After a day in the red, stocks await key jobs data

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U.S. Federal Reserve Chairman Jerome Powell speaks during a news conference after the release of the Fed policy decision to keep interest rates unchanged, at the Federal Reserve in Washington on June 14. Kevin Lamarque/Reuters

The labor market just won’t quit, but this could be another case of “good news is bad news” for the Federal Reserve.

The US unemployment rate has been at or below 4% for the past year and a half, and the economy has gained an average of 314,000 jobs each month this year through May.

People who need jobs are getting them, and those with jobs are getting paid more. Business and consumer sentiment remain resilient and spending and investment are also proving to be relatively robust. Gross domestic product, the broadest measure of economic output, grew by 2% in the first quarter.

But while job growth is a sign of a healthy economy, Fed Chair Jerome Powell has said that he wants to see more slack in the labor market in order to bring inflation down. If there are too few people chasing too many jobs, he says, wages will rise and add to upward pressure on prices.

Economists forecast that the US added 225,000 jobs last month, way down from the 339,000 added in May.

But here’s the thing: Those forecasts have been way off. They projected sharp drops in hiring for April and May; instead there was increased employment.

And so in order to get unemployment back to where it thinks it should be (5%), the Fed keeps pushing interest rates higher.

But some economists are starting to wonder if it will ever get there.

For decades, economists have said that the natural rate of unemployment in a healthy, stable economy was 5%. But in April, the unemployment rate reached 3.4%, with the 12-month average of unemployment reaching a record low of 3.6%.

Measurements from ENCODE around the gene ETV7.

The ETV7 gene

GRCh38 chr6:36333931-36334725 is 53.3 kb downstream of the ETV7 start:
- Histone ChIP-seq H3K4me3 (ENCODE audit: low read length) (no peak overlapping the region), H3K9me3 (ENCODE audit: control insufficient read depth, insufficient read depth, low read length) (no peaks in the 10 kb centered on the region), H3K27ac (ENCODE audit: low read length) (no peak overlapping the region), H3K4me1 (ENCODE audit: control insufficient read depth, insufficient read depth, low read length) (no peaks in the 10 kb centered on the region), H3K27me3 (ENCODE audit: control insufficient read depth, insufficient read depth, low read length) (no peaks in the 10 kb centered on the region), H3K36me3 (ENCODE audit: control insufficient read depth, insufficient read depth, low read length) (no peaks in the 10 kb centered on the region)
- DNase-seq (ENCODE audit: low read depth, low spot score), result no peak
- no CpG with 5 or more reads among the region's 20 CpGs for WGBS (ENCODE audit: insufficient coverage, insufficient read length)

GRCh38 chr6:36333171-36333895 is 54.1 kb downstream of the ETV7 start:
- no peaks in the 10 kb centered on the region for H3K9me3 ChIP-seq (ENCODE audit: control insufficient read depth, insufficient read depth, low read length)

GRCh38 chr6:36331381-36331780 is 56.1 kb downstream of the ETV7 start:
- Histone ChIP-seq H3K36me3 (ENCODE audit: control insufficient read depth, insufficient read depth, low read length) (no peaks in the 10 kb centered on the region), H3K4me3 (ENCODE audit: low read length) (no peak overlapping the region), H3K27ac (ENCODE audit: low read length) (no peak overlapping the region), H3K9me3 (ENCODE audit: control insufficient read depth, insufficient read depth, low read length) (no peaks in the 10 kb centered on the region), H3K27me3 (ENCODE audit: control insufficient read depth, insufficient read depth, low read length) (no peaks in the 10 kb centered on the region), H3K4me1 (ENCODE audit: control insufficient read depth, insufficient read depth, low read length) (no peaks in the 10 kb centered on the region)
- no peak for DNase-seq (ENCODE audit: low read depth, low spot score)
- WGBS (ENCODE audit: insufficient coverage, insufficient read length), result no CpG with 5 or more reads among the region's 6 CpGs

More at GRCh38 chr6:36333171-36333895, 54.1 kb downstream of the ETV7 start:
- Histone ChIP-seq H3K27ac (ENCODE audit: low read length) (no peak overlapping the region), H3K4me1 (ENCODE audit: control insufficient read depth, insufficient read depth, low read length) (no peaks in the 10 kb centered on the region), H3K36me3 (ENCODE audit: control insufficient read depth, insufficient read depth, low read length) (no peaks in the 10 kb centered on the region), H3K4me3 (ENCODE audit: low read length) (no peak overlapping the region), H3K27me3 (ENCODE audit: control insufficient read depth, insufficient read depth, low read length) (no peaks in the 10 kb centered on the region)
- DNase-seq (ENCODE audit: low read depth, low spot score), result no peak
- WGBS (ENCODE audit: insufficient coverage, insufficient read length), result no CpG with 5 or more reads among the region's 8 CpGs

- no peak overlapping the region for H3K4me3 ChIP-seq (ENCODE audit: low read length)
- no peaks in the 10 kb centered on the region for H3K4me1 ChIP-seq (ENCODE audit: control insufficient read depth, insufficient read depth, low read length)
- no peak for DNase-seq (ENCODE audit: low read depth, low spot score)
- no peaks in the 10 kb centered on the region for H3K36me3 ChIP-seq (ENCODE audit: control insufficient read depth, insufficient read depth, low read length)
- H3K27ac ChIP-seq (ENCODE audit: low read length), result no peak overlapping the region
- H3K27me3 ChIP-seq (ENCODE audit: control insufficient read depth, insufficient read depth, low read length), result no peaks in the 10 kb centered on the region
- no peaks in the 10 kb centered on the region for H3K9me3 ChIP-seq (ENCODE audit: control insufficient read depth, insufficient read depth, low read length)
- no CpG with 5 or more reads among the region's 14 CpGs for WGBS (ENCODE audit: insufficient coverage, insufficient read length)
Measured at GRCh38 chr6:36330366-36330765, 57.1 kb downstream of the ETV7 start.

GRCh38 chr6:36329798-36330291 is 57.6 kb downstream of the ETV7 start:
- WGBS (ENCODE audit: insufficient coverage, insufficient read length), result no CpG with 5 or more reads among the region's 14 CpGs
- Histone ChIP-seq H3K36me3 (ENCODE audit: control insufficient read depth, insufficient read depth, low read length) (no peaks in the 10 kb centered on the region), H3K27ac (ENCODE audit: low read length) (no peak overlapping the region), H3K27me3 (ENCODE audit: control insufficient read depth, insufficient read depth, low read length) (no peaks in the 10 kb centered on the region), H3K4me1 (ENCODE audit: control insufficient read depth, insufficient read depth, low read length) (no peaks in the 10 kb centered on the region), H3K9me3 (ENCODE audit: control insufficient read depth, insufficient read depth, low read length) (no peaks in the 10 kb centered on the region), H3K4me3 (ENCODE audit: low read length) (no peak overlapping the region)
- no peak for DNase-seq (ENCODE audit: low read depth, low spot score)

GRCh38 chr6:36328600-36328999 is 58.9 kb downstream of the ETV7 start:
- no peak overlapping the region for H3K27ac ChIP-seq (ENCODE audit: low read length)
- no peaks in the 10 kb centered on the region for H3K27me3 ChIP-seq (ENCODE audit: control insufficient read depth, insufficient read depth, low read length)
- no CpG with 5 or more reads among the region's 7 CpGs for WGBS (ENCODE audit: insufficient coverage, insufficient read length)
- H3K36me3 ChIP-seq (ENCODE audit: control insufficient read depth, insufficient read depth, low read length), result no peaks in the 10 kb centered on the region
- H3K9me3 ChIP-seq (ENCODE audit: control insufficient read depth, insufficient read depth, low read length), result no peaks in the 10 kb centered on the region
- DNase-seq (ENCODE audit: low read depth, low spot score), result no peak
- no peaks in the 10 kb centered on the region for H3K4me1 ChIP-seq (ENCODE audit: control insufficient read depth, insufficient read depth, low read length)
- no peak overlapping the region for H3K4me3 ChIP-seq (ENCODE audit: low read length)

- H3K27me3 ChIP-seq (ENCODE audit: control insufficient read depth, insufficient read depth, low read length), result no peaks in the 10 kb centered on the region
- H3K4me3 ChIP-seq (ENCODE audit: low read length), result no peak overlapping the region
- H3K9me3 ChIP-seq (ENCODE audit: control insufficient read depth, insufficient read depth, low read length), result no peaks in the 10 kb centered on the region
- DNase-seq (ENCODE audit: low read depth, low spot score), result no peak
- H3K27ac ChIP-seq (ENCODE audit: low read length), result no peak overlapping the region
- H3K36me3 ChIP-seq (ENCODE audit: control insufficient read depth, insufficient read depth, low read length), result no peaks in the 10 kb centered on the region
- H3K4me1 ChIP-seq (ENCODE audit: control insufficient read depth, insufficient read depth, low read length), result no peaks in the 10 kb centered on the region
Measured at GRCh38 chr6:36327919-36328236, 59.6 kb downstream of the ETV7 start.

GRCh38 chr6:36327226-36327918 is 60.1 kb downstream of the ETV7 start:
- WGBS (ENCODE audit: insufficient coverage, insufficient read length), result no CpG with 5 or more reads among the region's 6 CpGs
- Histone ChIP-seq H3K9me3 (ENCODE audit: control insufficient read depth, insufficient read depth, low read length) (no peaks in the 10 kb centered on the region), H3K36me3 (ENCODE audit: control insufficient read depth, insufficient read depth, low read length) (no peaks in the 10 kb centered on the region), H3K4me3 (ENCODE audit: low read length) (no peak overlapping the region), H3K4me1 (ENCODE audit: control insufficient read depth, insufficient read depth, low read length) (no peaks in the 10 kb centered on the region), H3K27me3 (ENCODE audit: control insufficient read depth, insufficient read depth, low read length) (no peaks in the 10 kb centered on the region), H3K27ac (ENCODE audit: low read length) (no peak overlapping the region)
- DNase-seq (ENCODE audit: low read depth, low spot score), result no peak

“Growth and unemployment rates at these levels are not only a sign of an extraordinary recovery from the previous recession, but also are a sign that this is not your parents’ labor market,” said RSM US chief economist Joe Brusuelas. “Today, we think the natural rate of unemployment is closer to 4%, which reflects a mixture of efficiency gains driven by technology and demographic factors that dampen overall unemployment.”

The efficiency of searching for jobs online and a newfound ability to work at home means that there’s less friction in finding employment than ever before, he said. That may permanently lower unemployment rates. Plus, the mass retirement of baby boomers, slowing of immigration rates and long-term health impacts of Covid have also permanently altered the labor market.

These changes have led many economists to say that the labor market doesn’t matter anymore, said Kathryn Rooney Vera, chief market strategist at StoneX.

The gig economy, generational differences, and baby boomer retirement make this “unlike anything we’ve seen,” she said. “You have so much Fed tightening, and the most forecast recession in my lifetime, but consumers have not tightened their belts at all whatsoever.”

People clearly feel good right now, said Vera, and when people feel good their habits of consumption don’t change.

In an economy where consumer spending accounts for about 70% of America’s gross domestic product, you would have to have big negative detractors from the rest of the economy to really cause a recession.


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